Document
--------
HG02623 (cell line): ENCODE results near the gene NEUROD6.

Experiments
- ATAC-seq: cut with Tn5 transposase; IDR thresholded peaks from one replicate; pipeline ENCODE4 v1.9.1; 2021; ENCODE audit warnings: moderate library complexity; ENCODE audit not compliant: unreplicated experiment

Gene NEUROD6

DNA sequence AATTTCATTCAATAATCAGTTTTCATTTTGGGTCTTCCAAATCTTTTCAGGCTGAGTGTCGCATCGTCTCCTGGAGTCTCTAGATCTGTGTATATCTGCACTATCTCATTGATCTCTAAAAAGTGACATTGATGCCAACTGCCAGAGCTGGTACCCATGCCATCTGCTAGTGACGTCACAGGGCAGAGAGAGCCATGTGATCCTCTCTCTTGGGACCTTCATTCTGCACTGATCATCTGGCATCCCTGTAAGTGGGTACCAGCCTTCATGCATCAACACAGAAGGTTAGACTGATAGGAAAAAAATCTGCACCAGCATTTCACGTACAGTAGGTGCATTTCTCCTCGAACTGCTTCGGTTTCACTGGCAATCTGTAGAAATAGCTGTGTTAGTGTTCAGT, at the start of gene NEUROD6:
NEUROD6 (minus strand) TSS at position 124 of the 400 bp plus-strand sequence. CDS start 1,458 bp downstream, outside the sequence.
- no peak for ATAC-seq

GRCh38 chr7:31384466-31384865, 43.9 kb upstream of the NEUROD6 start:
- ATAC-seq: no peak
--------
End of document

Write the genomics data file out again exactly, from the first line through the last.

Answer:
HG02623 (cell line): ENCODE results near the gene NEUROD6.

Experiments
- ATAC-seq: cut with Tn5 transposase; IDR thresholded peaks from one replicate; pipeline ENCODE4 v1.9.1; 2021; ENCODE audit warnings: moderate library complexity; ENCODE audit not compliant: unreplicated experiment

Gene NEUROD6

DNA sequence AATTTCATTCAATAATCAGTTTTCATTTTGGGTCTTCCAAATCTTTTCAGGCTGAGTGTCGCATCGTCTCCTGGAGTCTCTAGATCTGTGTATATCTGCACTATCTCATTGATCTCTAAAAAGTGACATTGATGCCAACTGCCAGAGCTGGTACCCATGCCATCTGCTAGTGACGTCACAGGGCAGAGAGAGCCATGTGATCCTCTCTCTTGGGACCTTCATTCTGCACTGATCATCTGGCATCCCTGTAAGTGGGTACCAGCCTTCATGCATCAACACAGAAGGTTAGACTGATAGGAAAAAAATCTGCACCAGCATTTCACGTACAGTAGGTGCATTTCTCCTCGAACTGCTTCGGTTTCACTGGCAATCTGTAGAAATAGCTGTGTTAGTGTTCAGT, at the start of gene NEUROD6:
NEUROD6 (minus strand) TSS at position 124 of the 400 bp plus-strand sequence. CDS start 1,458 bp downstream, outside the sequence.
- no peak for ATAC-seq

GRCh38 chr7:31384466-31384865, 43.9 kb upstream of the NEUROD6 start:
- ATAC-seq: no peak